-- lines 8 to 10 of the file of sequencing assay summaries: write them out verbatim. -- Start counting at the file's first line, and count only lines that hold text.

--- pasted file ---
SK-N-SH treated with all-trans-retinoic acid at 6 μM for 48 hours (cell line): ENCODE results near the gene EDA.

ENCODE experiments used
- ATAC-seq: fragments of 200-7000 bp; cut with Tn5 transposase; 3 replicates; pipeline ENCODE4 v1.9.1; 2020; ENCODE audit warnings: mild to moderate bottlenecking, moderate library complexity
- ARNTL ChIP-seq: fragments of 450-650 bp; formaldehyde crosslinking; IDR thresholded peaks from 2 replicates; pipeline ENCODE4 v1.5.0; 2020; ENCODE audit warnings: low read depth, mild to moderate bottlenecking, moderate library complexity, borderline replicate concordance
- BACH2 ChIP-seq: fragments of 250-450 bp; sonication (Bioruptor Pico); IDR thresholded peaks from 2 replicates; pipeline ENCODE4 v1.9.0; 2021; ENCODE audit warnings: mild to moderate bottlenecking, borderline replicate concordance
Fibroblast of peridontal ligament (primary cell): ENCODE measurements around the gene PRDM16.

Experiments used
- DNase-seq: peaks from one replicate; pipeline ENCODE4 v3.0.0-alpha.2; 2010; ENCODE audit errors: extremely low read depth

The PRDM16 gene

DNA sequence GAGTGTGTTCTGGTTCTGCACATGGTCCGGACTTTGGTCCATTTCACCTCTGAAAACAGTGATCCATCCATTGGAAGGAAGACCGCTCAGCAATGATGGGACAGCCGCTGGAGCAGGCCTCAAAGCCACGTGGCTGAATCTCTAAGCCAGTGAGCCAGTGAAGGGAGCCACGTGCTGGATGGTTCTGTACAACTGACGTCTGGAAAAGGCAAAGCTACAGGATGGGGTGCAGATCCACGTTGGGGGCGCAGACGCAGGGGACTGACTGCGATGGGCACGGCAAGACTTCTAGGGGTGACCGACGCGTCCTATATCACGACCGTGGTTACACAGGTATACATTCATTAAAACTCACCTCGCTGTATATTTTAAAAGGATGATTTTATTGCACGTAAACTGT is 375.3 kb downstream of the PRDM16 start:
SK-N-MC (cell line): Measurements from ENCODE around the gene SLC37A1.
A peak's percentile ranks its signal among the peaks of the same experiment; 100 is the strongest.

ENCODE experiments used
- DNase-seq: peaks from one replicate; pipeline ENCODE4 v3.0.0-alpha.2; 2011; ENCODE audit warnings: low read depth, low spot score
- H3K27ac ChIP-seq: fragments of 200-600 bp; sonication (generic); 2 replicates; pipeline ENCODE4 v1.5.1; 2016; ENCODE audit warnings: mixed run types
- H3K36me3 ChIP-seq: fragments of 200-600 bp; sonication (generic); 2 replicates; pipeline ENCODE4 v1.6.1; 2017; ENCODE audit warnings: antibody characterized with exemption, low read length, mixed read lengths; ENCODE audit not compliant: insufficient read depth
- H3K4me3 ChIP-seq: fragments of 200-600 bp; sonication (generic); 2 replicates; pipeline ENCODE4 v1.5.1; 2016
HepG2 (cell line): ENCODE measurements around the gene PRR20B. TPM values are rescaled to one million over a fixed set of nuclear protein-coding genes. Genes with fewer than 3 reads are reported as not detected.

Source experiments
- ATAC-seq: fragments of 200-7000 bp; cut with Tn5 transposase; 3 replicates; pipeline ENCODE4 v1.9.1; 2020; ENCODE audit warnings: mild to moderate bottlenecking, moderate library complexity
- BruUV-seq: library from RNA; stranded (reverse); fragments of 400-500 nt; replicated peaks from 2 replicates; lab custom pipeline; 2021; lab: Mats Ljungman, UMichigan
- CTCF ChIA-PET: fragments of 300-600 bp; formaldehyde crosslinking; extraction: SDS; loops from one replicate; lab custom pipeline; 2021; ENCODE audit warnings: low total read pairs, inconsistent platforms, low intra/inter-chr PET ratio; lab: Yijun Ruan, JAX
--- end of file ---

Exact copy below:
- DNase-seq: peaks from one replicate; pipeline ENCODE4 v3.0.0-alpha.2; 2010; ENCODE audit errors: extremely low read depth

The PRDM16 gene

DNA sequence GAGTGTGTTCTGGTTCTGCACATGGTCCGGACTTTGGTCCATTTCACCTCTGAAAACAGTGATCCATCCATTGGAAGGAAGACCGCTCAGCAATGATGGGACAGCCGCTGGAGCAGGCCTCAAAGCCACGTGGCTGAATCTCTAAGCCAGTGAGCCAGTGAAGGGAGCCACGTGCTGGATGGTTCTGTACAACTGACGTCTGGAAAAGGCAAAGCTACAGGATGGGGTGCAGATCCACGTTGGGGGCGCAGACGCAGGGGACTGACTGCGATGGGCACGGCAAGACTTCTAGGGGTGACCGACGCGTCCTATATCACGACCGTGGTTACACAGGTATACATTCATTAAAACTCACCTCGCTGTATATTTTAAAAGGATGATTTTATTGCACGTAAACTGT is 375.3 kb downstream of the PRDM16 start: